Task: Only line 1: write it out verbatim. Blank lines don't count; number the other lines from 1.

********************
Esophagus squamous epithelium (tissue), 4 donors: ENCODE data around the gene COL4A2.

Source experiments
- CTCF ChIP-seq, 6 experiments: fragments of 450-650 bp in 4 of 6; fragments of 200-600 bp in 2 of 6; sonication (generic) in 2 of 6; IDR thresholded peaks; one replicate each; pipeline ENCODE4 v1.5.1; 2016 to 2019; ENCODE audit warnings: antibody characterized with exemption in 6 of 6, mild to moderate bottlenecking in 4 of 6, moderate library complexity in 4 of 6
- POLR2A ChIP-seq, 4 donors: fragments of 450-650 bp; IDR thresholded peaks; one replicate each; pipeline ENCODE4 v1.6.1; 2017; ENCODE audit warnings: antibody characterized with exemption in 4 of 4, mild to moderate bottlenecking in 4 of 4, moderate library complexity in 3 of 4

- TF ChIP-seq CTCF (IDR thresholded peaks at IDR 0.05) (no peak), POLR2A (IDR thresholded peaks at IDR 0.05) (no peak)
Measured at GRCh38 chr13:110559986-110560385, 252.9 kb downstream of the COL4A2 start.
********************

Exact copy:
Esophagus squamous epithelium (tissue), 4 donors: ENCODE data around the gene COL4A2.